All that said, I have no idea why ComputeWithForm is not working for you in 8.5.2. What happens? Anything? Nothing? Are you calling it with the 2nd argument set to false?

  • http://jonvon.net John Vaughan

    What Rich said: “An agent, whether formula or LotusScript, that recaclulates only the fields that need to be recalculated, is my usual preference.”

    I prefer doing it this way (computewithform is def expensive in complex apps) because I know exactly what is going to happen and I can do my own defensive coding and error trapping. A lot of increased certainty imo.

  • Richard Shergold

    Richard, it was me that Pinged Kathy with a similar issue. I found that as soon as my customer upgraded to 8.5.2 that the documents processed by my agent DID NOT contain the computed items. Previous to the upgrade, the items were there. These items were created using ComputeWithForm and the fields are Computed fields on the form. So I can only conclude that the behaviour of the ComputeWithForm method has changed with 8.5.2.

  • http://www.runningnotes.net Kathy Brown

    Here is what I don’t get. Open the form in the UI, refresh or save and everything is fine. No errors on validation. Yet, the very same document will fail ComputeWithForm. Why?

    And define “self-referential” in terms of what fails in ComputeWithForm. Is a formula that uses @ThisValue self-referential? If so, that’s a pretty big failure in my opinion.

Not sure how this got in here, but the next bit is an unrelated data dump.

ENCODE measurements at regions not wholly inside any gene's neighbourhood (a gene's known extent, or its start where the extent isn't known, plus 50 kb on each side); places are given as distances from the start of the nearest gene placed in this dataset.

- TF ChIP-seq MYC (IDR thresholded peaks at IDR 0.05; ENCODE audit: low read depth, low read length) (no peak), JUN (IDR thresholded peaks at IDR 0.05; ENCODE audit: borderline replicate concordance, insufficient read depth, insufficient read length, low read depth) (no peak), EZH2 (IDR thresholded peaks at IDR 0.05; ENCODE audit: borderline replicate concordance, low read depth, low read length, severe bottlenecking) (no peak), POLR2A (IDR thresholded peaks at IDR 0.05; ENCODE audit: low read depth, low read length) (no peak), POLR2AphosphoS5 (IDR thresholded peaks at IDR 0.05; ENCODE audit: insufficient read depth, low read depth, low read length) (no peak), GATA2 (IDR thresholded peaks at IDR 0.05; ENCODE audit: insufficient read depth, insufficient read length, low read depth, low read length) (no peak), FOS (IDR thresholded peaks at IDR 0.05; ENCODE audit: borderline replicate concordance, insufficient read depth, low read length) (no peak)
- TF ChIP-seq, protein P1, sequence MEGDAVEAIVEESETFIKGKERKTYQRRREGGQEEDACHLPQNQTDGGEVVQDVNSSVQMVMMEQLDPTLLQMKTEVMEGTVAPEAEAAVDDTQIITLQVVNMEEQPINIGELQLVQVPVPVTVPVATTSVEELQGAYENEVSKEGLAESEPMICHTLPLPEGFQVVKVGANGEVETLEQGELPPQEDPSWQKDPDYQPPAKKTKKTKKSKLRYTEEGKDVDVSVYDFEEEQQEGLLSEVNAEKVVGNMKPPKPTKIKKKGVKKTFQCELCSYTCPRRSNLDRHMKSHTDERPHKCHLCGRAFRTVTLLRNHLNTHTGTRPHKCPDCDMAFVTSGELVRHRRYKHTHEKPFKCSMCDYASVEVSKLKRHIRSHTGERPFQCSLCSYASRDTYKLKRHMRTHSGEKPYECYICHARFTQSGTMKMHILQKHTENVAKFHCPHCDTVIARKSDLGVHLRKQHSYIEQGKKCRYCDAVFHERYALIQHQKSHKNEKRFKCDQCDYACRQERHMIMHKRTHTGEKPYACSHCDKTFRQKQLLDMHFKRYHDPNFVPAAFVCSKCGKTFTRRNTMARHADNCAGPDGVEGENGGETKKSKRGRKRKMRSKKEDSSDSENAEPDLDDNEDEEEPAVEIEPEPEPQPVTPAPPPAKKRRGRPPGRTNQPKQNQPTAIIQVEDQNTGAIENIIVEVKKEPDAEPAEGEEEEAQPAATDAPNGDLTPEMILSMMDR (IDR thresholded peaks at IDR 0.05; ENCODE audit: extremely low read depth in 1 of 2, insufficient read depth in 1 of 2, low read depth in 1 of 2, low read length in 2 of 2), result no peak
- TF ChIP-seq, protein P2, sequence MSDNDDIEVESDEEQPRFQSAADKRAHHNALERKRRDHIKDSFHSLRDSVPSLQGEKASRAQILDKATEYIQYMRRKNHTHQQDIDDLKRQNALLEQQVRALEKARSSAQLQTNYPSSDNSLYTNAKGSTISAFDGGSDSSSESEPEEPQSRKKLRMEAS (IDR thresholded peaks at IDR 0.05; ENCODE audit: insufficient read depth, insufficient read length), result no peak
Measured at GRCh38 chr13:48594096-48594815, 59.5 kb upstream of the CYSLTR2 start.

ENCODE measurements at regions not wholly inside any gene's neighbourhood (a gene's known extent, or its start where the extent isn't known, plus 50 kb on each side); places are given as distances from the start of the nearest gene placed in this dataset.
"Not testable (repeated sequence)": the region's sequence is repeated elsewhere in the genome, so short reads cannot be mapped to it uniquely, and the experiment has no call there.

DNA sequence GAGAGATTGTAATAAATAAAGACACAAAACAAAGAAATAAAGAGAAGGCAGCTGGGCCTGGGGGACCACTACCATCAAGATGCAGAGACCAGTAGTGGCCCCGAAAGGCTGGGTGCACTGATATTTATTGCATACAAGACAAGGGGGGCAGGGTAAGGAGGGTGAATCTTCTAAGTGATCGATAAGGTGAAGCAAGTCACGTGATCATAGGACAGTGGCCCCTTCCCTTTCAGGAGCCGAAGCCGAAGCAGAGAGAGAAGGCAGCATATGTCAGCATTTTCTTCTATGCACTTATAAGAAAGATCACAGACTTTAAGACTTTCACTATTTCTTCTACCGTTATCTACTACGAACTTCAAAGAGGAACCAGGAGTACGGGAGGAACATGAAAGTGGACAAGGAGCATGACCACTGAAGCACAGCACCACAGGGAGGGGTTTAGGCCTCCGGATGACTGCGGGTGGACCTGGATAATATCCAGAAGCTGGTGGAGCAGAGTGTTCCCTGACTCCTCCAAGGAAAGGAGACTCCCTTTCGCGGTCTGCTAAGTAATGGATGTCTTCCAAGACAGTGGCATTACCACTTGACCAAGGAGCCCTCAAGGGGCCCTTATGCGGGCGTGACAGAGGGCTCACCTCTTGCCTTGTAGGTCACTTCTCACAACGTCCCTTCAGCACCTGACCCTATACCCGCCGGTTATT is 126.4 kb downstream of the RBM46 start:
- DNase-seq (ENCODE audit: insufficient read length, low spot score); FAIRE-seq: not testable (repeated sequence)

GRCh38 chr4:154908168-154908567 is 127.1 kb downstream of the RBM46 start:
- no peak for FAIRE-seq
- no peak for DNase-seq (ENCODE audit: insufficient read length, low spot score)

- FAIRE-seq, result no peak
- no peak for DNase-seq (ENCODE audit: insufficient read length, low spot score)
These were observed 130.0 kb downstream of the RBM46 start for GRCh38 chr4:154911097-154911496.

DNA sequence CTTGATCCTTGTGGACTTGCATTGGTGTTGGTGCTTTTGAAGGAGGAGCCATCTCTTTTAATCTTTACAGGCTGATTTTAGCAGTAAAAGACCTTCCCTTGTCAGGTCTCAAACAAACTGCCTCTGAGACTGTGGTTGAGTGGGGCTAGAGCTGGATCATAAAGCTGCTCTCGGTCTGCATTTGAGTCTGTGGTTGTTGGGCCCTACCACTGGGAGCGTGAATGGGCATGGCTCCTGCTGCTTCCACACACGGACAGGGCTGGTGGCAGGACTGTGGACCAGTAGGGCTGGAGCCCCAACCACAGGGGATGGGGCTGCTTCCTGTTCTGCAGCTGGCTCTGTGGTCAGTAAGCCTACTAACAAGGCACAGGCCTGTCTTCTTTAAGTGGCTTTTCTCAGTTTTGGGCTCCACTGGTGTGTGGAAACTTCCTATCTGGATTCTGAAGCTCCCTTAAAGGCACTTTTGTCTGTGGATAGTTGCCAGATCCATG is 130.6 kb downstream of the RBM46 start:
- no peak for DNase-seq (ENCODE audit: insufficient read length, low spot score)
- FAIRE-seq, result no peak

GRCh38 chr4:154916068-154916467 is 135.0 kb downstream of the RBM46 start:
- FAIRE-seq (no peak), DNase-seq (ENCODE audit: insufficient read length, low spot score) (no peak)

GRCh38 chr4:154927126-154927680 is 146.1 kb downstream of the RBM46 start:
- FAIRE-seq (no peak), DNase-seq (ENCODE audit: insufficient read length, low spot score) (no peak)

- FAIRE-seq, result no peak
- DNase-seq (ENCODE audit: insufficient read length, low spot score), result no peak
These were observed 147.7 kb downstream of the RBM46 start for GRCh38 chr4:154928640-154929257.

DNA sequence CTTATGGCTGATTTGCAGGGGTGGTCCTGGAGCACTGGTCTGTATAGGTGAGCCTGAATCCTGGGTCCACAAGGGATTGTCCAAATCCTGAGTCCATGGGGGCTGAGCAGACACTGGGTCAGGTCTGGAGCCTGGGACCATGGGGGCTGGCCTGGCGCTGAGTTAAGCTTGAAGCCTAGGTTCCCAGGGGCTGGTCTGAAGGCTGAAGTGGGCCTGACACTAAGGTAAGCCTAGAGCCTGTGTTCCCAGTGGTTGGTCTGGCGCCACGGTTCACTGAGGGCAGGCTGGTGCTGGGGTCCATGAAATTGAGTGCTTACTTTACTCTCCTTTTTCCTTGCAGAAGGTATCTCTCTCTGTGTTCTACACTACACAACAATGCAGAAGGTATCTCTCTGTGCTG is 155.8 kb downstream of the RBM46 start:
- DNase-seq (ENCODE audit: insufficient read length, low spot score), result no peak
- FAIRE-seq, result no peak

I am not using 8.5.2, by the way. I simply mentioned it as additional color.

  • http://www.runningnotes.net Kathy Brown

    @Richard and @Jonvon – “recalculate just the field” – isn’t that the second workaround? Or is there some better way I’m not thinking of?

  • http://www.poweroftheschwartz.com Richard Schwartz

    @6 Re self-referential, I was referring to the issue mentioned in Duffbert’s post, where the formula in field Count was simply “Count+1″. And yes, “@ThisValue+1″ would have the same issue. And what I’m saying is that both of these formulas are bad ideas in computed fields, irrespective of whether or not there’s a computeWithForm going on. A formula for fieldA that uses @ThisValue as the key for a lookup whose value replaces the value of fieldA would be a similarly bad self-referntial formula.

    @7 Yes, recalculating the field is the “second workaround” referred to in Duffbert’s post.

    @5 & @6 It sure does sound like you’ve found a bug in computeWithForm in 8.5.2. Have you tried to reproduce this in a simple case? There are some other possible explanations, though they do seem a bit far-fetched. (As in there’s always been a problem in one of your formulas, and this is the first version of Domino that actually detects it, and it doesn’t show in the UI because the formula actually does work in that context.)

  • http://nathan.lotus911.com Nathan T. Freeman

    “So I can only conclude that the behaviour of the ComputeWithForm method has changed with 8.5.2.”